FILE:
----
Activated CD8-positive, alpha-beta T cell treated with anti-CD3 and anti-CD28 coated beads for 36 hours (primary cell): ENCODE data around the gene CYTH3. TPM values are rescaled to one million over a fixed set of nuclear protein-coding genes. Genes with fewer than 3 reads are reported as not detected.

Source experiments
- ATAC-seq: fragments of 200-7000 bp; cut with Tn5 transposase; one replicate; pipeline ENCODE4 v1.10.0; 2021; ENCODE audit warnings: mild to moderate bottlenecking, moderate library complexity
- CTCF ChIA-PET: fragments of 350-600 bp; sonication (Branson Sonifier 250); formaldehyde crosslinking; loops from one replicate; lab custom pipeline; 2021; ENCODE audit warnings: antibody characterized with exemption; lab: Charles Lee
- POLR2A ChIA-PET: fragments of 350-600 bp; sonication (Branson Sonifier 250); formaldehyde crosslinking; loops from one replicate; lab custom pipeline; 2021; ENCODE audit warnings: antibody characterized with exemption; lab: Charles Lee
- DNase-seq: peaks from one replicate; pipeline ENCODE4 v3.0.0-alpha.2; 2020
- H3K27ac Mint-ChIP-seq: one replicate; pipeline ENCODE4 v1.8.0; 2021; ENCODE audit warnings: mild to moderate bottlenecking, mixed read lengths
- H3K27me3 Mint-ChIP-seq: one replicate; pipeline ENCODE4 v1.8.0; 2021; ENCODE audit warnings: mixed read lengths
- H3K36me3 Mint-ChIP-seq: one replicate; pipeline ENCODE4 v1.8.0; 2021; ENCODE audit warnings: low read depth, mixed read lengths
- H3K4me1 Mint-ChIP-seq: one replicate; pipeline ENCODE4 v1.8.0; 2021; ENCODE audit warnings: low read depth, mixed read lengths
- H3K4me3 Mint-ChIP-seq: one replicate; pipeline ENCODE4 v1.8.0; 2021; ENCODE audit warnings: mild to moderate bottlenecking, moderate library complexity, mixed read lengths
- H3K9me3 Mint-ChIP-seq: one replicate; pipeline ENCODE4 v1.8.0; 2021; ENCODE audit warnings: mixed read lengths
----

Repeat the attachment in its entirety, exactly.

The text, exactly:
Activated CD8-positive, alpha-beta T cell treated with anti-CD3 and anti-CD28 coated beads for 36 hours (primary cell): ENCODE data around the gene CYTH3. TPM values are rescaled to one million over a fixed set of nuclear protein-coding genes. Genes with fewer than 3 reads are reported as not detected.

Source experiments
- ATAC-seq: fragments of 200-7000 bp; cut with Tn5 transposase; one replicate; pipeline ENCODE4 v1.10.0; 2021; ENCODE audit warnings: mild to moderate bottlenecking, moderate library complexity
- CTCF ChIA-PET: fragments of 350-600 bp; sonication (Branson Sonifier 250); formaldehyde crosslinking; loops from one replicate; lab custom pipeline; 2021; ENCODE audit warnings: antibody characterized with exemption; lab: Charles Lee
- POLR2A ChIA-PET: fragments of 350-600 bp; sonication (Branson Sonifier 250); formaldehyde crosslinking; loops from one replicate; lab custom pipeline; 2021; ENCODE audit warnings: antibody characterized with exemption; lab: Charles Lee
- DNase-seq: peaks from one replicate; pipeline ENCODE4 v3.0.0-alpha.2; 2020
- H3K27ac Mint-ChIP-seq: one replicate; pipeline ENCODE4 v1.8.0; 2021; ENCODE audit warnings: mild to moderate bottlenecking, mixed read lengths
- H3K27me3 Mint-ChIP-seq: one replicate; pipeline ENCODE4 v1.8.0; 2021; ENCODE audit warnings: mixed read lengths
- H3K36me3 Mint-ChIP-seq: one replicate; pipeline ENCODE4 v1.8.0; 2021; ENCODE audit warnings: low read depth, mixed read lengths
- H3K4me1 Mint-ChIP-seq: one replicate; pipeline ENCODE4 v1.8.0; 2021; ENCODE audit warnings: low read depth, mixed read lengths
- H3K4me3 Mint-ChIP-seq: one replicate; pipeline ENCODE4 v1.8.0; 2021; ENCODE audit warnings: mild to moderate bottlenecking, moderate library complexity, mixed read lengths
- H3K9me3 Mint-ChIP-seq: one replicate; pipeline ENCODE4 v1.8.0; 2021; ENCODE audit warnings: mixed read lengths